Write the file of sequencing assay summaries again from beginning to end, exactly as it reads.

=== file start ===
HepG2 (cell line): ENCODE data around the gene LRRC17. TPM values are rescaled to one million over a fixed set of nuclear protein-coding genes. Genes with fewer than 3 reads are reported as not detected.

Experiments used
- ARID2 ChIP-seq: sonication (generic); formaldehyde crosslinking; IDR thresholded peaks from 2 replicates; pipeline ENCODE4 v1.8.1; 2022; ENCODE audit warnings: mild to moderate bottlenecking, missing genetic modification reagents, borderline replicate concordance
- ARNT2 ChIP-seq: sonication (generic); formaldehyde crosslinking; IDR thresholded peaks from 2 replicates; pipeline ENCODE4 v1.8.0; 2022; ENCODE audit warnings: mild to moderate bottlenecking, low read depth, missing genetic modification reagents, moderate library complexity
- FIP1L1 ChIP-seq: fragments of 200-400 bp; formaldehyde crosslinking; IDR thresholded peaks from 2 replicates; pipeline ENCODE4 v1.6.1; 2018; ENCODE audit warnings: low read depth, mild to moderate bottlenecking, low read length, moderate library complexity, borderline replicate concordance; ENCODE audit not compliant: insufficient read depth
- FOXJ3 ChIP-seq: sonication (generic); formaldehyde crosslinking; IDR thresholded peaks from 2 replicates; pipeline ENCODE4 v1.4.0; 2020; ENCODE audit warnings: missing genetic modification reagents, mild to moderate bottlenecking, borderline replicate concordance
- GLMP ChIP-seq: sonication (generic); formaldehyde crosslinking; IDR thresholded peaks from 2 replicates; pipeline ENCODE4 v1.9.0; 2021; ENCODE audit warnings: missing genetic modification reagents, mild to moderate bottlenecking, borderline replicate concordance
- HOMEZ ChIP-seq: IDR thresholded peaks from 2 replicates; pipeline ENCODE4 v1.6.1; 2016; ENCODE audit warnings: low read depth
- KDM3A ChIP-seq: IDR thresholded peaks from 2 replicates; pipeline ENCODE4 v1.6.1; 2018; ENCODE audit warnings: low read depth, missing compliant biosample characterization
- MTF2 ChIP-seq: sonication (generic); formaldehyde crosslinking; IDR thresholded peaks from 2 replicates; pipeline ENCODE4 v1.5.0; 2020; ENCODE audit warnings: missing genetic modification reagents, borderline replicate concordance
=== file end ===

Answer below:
HepG2 (cell line): ENCODE data around the gene LRRC17. TPM values are rescaled to one million over a fixed set of nuclear protein-coding genes. Genes with fewer than 3 reads are reported as not detected.

Experiments used
- ARID2 ChIP-seq: sonication (generic); formaldehyde crosslinking; IDR thresholded peaks from 2 replicates; pipeline ENCODE4 v1.8.1; 2022; ENCODE audit warnings: mild to moderate bottlenecking, missing genetic modification reagents, borderline replicate concordance
- ARNT2 ChIP-seq: sonication (generic); formaldehyde crosslinking; IDR thresholded peaks from 2 replicates; pipeline ENCODE4 v1.8.0; 2022; ENCODE audit warnings: mild to moderate bottlenecking, low read depth, missing genetic modification reagents, moderate library complexity
- FIP1L1 ChIP-seq: fragments of 200-400 bp; formaldehyde crosslinking; IDR thresholded peaks from 2 replicates; pipeline ENCODE4 v1.6.1; 2018; ENCODE audit warnings: low read depth, mild to moderate bottlenecking, low read length, moderate library complexity, borderline replicate concordance; ENCODE audit not compliant: insufficient read depth
- FOXJ3 ChIP-seq: sonication (generic); formaldehyde crosslinking; IDR thresholded peaks from 2 replicates; pipeline ENCODE4 v1.4.0; 2020; ENCODE audit warnings: missing genetic modification reagents, mild to moderate bottlenecking, borderline replicate concordance
- GLMP ChIP-seq: sonication (generic); formaldehyde crosslinking; IDR thresholded peaks from 2 replicates; pipeline ENCODE4 v1.9.0; 2021; ENCODE audit warnings: missing genetic modification reagents, mild to moderate bottlenecking, borderline replicate concordance
- HOMEZ ChIP-seq: IDR thresholded peaks from 2 replicates; pipeline ENCODE4 v1.6.1; 2016; ENCODE audit warnings: low read depth
- KDM3A ChIP-seq: IDR thresholded peaks from 2 replicates; pipeline ENCODE4 v1.6.1; 2018; ENCODE audit warnings: low read depth, missing compliant biosample characterization
- MTF2 ChIP-seq: sonication (generic); formaldehyde crosslinking; IDR thresholded peaks from 2 replicates; pipeline ENCODE4 v1.5.0; 2020; ENCODE audit warnings: missing genetic modification reagents, borderline replicate concordance